Ethiopia rising

Posted by Firdose Moonda

Saladin Said has been a standard-bearer for Ethiopian footballAPSaladin Said has been a standard-bearer for Ethiopian football

Ethiopia were one of the founding fathers of the official framework of African football and were crowned champions in 1962, but they have never had a club in the group stages of a continental cup competition, until now. Saint George will play in the CAF Confederation Cup, despite losing to Egyptian side ENPPI 3-1 in the second leg, by virtue of away goals.

Much like AC Leopards, who won the Confederation Cup last year, are in CAF Champions League main draw this time and represent an overall rise in Congolese football, Saint George are doing the same for Ethiopia. The country, like Congo, also lies atop their World Cup qualification group and victories over Botswana and South Africa in the next two weeks could see them break away.

If they do, it would be an even bigger achievement than their qualification for the African Nations' Cup earlier this year. It was the first time in 31 years the team had made it to the event and they put up a spirited fight. Although Ethiopia left winless they held defending champions Zambia to a 1-1 draw and their much-talked about striker Saladin Said showed what he was capable of.

That was considered their turning of the corner after a long road that suffered a major speedbump five years ago. Ethiopia were suspended from the international game for a year between July 2008 and July 2009. FIFA ruled Ethiopia had not complied with the governing body's roadmap for development and threw them out.

It could not have happened at a worse time for the nation because back then, things were looking up for the Ethiopia. They had won back to back CECAFA Cups under Sewnet Bishaw, who also coaches them currently. The former sports and physical education teacher recently became the highest paid coach in Ethiopia's football history. His salary was increased to 30,000 Birr a month, which is the equivalent of £1,050 - it doesn't sound too much to the rest of the night but it goes a long way in his home country.

At the time, Bishaw said the burden of Ethiopia's illustrious past was "unfortunate" because it weighed the team down. He told FIFA.com: "The country needs a strong economy, good attitude from the federation but our officials were fighting every year in the past. Now, the federation seems stable. Frankly, there was corruption. Now there is an understanding that football has become business and that everybody can benefit if the team does well."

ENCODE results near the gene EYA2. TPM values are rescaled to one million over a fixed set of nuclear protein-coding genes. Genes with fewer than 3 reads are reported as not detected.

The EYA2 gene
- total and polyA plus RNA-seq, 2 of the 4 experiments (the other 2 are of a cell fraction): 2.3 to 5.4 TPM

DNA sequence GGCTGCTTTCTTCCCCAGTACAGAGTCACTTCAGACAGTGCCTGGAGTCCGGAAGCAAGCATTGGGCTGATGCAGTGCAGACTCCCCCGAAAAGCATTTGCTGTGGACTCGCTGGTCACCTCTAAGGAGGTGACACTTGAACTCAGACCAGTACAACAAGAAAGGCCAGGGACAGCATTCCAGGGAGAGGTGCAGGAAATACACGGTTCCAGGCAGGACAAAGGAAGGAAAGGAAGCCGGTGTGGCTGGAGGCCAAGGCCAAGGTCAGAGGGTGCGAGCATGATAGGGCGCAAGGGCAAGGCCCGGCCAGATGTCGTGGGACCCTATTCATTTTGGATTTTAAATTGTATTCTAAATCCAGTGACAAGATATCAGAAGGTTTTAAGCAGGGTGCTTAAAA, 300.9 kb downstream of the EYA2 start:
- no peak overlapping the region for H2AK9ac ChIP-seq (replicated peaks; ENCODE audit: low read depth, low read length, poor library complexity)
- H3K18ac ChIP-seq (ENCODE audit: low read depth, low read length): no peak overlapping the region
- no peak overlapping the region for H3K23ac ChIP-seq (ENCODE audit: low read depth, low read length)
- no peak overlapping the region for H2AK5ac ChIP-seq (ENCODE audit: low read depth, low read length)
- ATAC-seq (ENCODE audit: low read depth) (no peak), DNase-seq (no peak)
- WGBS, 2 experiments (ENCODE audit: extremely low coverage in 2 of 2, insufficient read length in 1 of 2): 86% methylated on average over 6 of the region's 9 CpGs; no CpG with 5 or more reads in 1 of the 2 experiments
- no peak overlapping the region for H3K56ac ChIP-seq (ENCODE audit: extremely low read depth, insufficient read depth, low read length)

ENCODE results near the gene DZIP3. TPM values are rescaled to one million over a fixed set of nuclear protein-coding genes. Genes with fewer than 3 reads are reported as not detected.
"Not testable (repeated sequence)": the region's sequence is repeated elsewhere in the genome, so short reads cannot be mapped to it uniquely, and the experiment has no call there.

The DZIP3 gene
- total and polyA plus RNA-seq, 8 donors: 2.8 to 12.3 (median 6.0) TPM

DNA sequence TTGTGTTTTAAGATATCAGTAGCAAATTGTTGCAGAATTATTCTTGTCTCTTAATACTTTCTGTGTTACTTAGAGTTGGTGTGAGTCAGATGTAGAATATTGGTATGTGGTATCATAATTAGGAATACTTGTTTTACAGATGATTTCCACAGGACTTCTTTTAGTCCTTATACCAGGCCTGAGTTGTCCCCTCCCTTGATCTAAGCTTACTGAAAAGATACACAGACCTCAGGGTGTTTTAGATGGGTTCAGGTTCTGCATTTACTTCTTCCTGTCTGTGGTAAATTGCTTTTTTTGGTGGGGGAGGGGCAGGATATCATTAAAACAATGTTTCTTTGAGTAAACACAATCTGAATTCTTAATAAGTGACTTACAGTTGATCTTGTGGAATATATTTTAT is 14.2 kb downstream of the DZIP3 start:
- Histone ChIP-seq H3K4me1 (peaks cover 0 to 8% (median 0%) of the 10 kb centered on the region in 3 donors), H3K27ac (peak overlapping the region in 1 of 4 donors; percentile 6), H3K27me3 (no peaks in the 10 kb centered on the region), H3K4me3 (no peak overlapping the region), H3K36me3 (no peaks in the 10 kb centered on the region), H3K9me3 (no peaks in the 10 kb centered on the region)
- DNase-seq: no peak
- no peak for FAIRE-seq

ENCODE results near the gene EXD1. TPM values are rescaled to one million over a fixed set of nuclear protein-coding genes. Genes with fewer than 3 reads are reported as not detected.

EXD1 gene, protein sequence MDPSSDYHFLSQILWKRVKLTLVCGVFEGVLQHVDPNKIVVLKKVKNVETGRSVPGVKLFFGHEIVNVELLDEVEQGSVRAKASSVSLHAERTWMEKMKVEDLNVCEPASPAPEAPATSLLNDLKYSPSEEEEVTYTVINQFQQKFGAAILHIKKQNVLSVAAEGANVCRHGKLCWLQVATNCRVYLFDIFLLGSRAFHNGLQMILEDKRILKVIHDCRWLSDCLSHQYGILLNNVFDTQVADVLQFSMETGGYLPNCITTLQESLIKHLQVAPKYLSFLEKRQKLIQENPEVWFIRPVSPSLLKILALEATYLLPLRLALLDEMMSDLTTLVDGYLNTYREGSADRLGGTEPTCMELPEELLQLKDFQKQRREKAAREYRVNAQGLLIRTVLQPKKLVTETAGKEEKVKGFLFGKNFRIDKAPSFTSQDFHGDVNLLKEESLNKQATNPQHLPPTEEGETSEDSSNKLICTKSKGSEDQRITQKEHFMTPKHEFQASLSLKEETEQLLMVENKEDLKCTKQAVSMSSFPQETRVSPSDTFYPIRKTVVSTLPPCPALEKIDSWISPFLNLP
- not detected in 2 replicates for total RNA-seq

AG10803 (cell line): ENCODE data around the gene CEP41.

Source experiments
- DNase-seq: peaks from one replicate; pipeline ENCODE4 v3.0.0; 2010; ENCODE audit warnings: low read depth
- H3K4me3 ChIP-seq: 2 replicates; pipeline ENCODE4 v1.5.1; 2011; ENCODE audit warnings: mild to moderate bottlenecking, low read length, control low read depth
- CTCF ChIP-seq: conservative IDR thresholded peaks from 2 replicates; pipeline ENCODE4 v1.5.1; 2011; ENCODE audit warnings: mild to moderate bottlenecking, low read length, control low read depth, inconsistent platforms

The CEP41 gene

Now that is being realised. The Ethiopian Business Review (EBR) this year published a lengthy piece on the corporatisation of the game thanks to the national team's ANC participation. Another striker, Adane Girma, who also plays for Saint George, said sponsorship of the scale of Heineken and MTN may not have been signed up if it wasn't for their success.

Clubs are starting to improve the amounts they pay to players although, as with most things that is done on an unequal basis. Dedebit FC are in the money and they are the team that has managed to secure big signings. The investments must be paying off because they lead the league table. Saint George, despite their continental success, only lie fifth.

The power shifting is one sign of progression and others are starting to make themselves visible too. When the EBR published its piece, they noted the Ethiopian FA did not have a website, which hindered their ability to transmit information. Since then, they have set one up and although it's not very up to date, proudly states the Ethiopian FA's aim as being to "become one of the best football federations on the continent," and to be "self-sustaining and profitable," among other things.

What their page does not contain is the details of their staff members, which speaks to one of the criticisms the EBR made of them - their lack of professional personnel. As a result, there is no monitoring of transfers, no documentation on their financial situation and no set plan for marketing.

All these things could improve the quality of the product; that is not to say it will help the standard of the game in Ethiopia, it will just enhance the experience of football in the country. In turn, that could attract more supporters, more money and more, better-paid players in the league.

As for the rest, it will be up to the footballers to continue to put the Ethiopian game on the map. For now, the national team's World Cup qualification campaign and Saint George's showing at continental level are doing that admirably for now.

CAF Confederation Cup draw

Group A:
Saint George
Stade Malien
Enugu Rangers
Etoile du Sahel
Group B:
ES Setif
TP Mazembe
FUS Rabat
CA Bizerten

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